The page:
My favorite thing about MommyJuice Wines is the origin of the brand name. Founded by a sales chief for Clos LaChance winery in the Central Coast of California, MommyJuice was so named because her kids learned to avoid her wine glasses, calling them “Mommy’s juice!”
I mean, what do YOU tell your kids when they ask for a sip of your wine? I once allowed Kyle to taste my beer – yeah, I said it – and he immediately let his mouth open and the entire little sip of beer fell directly into my lap. He never asked again. But if the kids reach for my wine glass, I simply tell them “You wouldn’t like this.”
That’s for much, much later in your life, kid.
MommyJuice Wine comes in simple white or red. I’m partial to the red, because it is reminiscent of the red table wine I used to drink with my chicken parmigiana at Bruno’s, the tiny little Italian restaurant in Santa Monica, just south of the pier. My pals and I met there almost every weekend, pre-children. Ah, those were the days.
Parenting is wonderful and life changing, of course, but it’s funny to me that there is finally a wine that just says what it is. Mommy likes her wine, dudes. Let’s just tell it like it is.
MommyJuice Wines are available at select CVS Pharmacy stores and Northern California Target stores, as well as in various retail outlets nationwide. Wine and Mother’s Day gift packs can be purchased online at www.mommyjuicewines.com. I made it to CVS for those photos when my own mother was visiting last weekend. She helped me make my first stop-motion animated video using the Vine app:
Symbolism: we can’t really keep wine in the house, because it keeps disappearing.
You can win a set of MommyJuice stemless glasses by posting your own photos of MommyJuice on the shelf at your local CVS store to the MommyJuice Facebook page. Five winners will be chosen at the end of May. And you know, you should check out the page anyway, because it’s pretty damn funny. I just love the voice of this brand.
Being a mom is a constant juggling act. MommyJuice is a an adorable gift for any hostess, friend or family member who is a mother. It’s owned and made by a mom. MommyJuice Wines are from the California Central Coast and come in Red Wine (77% Cabernet Sauvignon, 16% Merlot, 3% Malbec, 2% Cabernet Franc, 2% Petit Verdot) and White Wine (100% Chardonnay from Monterey County in California).
I was selected for this opportunity as a member of Clever Girls Collective, and the content and opinions expressed here are all my own.
My second grader started “STAR” testing today, with the usual fanfare of an 8-year-old boy.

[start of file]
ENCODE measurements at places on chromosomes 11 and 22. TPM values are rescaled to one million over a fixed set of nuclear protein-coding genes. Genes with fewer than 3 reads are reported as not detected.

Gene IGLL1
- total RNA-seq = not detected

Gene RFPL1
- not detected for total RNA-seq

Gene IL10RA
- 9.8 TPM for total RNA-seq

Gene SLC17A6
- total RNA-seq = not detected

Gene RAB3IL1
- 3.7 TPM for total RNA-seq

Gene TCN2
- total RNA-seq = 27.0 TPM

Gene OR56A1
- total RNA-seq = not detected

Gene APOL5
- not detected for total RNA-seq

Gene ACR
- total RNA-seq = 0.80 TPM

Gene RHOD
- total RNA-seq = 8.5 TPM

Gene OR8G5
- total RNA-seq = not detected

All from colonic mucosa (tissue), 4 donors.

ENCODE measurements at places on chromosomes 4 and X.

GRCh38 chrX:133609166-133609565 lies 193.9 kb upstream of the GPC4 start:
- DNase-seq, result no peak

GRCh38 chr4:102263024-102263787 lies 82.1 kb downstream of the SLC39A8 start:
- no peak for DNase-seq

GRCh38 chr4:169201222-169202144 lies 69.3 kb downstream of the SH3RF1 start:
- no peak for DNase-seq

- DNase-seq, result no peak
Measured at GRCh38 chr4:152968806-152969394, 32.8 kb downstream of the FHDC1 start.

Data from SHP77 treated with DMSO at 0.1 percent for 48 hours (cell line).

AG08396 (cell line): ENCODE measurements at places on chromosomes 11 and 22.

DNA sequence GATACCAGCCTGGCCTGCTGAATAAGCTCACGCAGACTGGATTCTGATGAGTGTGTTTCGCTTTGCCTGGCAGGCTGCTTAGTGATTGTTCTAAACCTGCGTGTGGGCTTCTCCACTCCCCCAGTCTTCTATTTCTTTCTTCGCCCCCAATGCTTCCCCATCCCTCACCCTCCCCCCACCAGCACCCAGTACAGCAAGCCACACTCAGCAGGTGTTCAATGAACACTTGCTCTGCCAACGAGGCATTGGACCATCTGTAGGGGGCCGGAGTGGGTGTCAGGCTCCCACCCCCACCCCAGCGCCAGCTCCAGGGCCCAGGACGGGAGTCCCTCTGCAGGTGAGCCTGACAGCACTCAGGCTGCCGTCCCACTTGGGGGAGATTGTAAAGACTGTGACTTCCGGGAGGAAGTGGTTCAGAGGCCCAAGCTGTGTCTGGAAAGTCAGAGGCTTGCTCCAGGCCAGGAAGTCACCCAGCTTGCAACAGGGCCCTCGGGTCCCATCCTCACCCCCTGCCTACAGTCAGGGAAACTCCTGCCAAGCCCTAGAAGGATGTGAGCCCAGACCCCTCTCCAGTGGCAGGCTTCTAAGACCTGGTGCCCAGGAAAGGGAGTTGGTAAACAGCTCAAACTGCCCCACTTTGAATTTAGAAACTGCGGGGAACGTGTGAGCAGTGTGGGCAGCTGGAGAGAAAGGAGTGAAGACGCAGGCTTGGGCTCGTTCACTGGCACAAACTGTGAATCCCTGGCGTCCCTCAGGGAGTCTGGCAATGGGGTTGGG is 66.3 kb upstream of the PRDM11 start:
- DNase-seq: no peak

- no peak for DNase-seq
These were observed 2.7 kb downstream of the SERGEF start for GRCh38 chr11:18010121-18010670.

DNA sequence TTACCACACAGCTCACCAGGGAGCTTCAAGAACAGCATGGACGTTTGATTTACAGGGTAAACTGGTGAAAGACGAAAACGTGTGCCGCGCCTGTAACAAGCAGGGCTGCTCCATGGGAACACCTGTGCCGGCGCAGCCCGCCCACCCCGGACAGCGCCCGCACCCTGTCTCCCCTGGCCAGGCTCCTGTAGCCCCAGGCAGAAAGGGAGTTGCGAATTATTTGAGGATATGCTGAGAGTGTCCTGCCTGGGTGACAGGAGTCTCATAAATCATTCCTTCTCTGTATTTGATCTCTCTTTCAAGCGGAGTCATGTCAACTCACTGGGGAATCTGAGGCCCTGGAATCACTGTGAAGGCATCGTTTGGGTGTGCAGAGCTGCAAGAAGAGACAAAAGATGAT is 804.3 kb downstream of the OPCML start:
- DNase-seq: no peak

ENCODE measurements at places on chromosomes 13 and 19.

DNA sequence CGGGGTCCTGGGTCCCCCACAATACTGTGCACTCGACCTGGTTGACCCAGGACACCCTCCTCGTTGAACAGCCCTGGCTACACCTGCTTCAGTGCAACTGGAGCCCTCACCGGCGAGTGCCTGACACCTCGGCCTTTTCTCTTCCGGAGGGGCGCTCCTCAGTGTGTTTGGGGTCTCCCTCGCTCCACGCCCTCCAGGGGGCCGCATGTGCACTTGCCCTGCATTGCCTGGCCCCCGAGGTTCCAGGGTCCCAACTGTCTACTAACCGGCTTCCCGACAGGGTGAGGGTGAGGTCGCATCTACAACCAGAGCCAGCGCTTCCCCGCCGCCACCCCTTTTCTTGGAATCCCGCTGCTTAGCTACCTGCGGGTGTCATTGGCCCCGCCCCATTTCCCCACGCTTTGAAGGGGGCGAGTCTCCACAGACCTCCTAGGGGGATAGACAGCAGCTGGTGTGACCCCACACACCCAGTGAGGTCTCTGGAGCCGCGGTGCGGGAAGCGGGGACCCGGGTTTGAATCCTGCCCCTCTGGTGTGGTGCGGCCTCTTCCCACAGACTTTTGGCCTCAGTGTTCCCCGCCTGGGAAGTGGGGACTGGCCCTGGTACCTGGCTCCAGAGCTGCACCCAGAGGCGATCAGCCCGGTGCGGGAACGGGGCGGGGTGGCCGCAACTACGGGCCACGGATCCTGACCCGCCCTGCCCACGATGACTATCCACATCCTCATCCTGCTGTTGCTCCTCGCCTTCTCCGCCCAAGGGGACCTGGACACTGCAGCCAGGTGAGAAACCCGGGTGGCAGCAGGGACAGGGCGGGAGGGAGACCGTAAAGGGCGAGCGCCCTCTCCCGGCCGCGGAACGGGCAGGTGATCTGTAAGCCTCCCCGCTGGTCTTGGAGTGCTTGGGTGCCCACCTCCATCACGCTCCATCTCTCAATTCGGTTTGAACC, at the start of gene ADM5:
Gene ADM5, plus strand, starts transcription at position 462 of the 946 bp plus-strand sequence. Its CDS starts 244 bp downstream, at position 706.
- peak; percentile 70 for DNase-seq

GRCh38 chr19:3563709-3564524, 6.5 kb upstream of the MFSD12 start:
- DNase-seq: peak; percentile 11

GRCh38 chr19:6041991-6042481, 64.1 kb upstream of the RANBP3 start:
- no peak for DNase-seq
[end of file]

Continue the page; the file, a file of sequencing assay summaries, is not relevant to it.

“How did it go?” I asked.
“I don’t know,” he mumbled.
“Was it like regular school?”
“I guess. Can I have a snack?”
His teacher started having the kids do practice tests about two weeks ago. He got every question right on every one. I would venture to say that the tests were too easy.
The kids don’t have homework this week. They are encouraged to get enough exercise, to eat a healthy breakfast, etc. These are things they should be doing every day, right?
My kid is bright, catches on easily, and likes tests as a challenge, especially math. His teacher told him that STAR testing is a method of making the state better and I suppose that is a nice vague explanation. I’m sure the school could be doing better things with the children’s time, like teaching them more things, I guess. But when I think about learning, and how I learn, and how children learn, I know that they can’t be constantly sitting in instruction. A few days of testing can’t hurt, right?
I have seen a lot of kerfluffle over the years about standardized testing, and teaching to the test, and so far I haven’t witnessed it in our school. So what’s the big deal?
photo from sonoma.edu
It only generates obscene amounts of hurt and frustration to pursue a 40-hour-a-week dream in a week that currently has four hours of available free time.
I have many more observations about what I’m reading here, including the one that I wanted to hate this guy from the start because he started a blog and just a few years later is a well-known author and speaker. Shazam, like magic. But so far I can’t hate him. He’s charming and self-deprecating and his famous blog took advantage of a popular gimmick. Well played, Acuff.
I’m only on page 109, and there’s more where that came from. Tune in sometime in the near future for the rest of my thoughts about this book. In the meantime I’m going to practice being grateful for what I have instead of focusing on what I don’t have, and what I want. I don’t even know what that is right now anyway.
Quitter, by Jon Acuff